Glycotoxins: Dietary and Metabolic Origins; Possible Amelioration of Neurotoxicity by Carnosine, with Special Reference to Parkinson’s Disease

Abstract

There is a strong association between neurodegeneration and protein glycation; possible origins of neurotoxic glycated protein, also called glycotoxins, include (i) diet (i.e., proteins cooked at high temperatures), (ii) protein glycation in the gut, and (iii) intracellular reaction of proteins with deleterious aldehydes, especially methylglyoxal (MG). It is likely that excessive glycolysis provokes increased generation of dihydroxyacetone phosphate which decomposes into MG due to activity-induced deamidation of certain asparagine residues in the glycolytic enzyme triose-phosphate isomerase (TPI). It is suggested that, following hyperglycemia, erythrocytes (i) possibly participate in MG distribution throughout the body and (ii) could provide a source of glycated alpha-synuclein which also accumulates in PD brains as Lewy bodies. The dipeptide carnosine, recently shown to be present in erythrocytes, could help to protect against MG reactivity by scavenging the reactive bicarbonyl, especially if glyoxalase activity is insufficient, as often occurs during aging. By reacting with MG, carnosine may also prevent generation of the neurotoxin 1-acetyl-6,7-dihydroxy-1,2,3,4-tetrahydroisoquinoline (ADTIQ), which accumulates in PD and diabetic brains. It is suggested that carnosine’s therapeutic potential could be explored via nasal administration in order to avoid the effects of serum carnosinase. The possibility that some glycated proteins (e.g., alpha-synuclein) could possess prion-like properties is also considered.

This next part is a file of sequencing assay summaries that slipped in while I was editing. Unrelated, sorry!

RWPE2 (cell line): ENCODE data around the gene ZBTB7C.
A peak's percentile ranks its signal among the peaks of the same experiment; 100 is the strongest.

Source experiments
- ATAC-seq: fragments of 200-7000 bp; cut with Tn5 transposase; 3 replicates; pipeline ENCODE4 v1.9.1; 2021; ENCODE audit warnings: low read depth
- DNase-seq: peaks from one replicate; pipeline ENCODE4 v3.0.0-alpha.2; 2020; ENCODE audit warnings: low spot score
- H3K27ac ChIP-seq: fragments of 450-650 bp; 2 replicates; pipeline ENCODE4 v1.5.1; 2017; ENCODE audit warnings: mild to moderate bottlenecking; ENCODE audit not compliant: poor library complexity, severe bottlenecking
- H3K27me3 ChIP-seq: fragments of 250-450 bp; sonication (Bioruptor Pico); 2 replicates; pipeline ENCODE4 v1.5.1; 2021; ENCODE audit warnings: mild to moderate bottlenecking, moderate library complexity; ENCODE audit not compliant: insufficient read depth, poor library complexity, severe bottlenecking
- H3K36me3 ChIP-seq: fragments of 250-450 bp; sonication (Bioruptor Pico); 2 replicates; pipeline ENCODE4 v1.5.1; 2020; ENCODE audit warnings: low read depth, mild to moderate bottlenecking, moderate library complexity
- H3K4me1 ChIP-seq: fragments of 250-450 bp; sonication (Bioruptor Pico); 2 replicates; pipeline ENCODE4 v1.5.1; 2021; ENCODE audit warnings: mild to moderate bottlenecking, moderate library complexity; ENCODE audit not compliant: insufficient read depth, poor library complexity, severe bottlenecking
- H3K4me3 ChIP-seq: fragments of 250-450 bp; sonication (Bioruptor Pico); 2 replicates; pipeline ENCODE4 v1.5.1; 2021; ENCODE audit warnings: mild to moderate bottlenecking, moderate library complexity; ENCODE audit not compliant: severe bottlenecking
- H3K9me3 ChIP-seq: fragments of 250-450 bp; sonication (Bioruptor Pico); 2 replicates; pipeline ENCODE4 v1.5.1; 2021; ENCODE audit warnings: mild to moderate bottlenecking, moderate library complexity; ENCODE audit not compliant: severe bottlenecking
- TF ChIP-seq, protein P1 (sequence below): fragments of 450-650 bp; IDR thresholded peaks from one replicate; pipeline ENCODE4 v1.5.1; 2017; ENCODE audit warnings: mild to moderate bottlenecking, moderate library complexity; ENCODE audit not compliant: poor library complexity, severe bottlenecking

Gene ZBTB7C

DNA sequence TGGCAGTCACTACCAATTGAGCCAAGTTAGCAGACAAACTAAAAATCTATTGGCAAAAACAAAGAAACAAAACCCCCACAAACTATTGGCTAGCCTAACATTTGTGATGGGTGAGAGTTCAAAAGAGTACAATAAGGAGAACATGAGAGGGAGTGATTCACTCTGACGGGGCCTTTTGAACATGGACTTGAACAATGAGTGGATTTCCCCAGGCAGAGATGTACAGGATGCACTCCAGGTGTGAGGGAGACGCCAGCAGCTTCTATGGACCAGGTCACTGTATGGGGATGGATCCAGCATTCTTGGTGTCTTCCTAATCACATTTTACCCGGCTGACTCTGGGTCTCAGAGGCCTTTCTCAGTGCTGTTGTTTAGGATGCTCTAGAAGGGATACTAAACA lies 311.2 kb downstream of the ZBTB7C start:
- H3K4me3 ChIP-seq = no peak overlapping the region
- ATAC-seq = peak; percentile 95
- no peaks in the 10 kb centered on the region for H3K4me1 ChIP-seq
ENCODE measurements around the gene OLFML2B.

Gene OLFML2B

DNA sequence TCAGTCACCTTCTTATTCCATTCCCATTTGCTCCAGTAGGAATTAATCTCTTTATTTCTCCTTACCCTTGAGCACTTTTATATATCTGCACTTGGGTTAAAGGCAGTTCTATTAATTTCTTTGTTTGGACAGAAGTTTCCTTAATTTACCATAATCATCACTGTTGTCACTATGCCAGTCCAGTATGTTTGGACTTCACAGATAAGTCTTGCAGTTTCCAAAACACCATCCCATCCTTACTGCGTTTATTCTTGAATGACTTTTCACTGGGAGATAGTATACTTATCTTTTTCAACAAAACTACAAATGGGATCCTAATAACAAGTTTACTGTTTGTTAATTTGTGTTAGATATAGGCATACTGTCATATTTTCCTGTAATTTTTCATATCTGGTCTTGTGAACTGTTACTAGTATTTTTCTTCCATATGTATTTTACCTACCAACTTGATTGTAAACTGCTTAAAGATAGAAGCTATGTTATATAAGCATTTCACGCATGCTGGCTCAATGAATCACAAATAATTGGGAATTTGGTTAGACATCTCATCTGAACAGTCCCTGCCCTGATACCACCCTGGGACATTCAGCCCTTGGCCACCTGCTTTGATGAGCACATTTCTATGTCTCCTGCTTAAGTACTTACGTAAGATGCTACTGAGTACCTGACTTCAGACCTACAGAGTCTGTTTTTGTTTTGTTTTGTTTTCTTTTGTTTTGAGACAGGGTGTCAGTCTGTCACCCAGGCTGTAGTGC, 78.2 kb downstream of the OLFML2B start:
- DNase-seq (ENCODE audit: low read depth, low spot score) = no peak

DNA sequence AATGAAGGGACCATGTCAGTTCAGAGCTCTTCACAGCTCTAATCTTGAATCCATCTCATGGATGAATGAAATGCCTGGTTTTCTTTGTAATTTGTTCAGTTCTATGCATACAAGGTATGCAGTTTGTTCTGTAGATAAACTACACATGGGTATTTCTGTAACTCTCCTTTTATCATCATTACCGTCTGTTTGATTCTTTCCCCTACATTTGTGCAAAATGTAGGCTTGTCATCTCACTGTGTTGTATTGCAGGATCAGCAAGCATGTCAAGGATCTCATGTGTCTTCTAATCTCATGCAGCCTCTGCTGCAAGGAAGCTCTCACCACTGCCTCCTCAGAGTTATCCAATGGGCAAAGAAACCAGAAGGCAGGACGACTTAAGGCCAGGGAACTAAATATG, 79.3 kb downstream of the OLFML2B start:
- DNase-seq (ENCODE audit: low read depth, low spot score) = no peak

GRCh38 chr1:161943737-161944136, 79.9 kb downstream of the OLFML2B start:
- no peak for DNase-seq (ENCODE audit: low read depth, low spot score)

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Hipkiss, A.R. Glycotoxins: Dietary and Metabolic Origins; Possible Amelioration of Neurotoxicity by Carnosine, with Special Reference to Parkinson’s Disease. Neurotox Res 34, 164–172 (2018). https://doi.org/10.1007/s12640-018-9867-5

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Keywords

  • Glycation
  • Methylglyoxal
  • Triose-phosphate isomerase
  • Carnosine
  • Erythrocytes
  • Glycolysis
  • Diet
  • Prion
  • Alpha-synuclein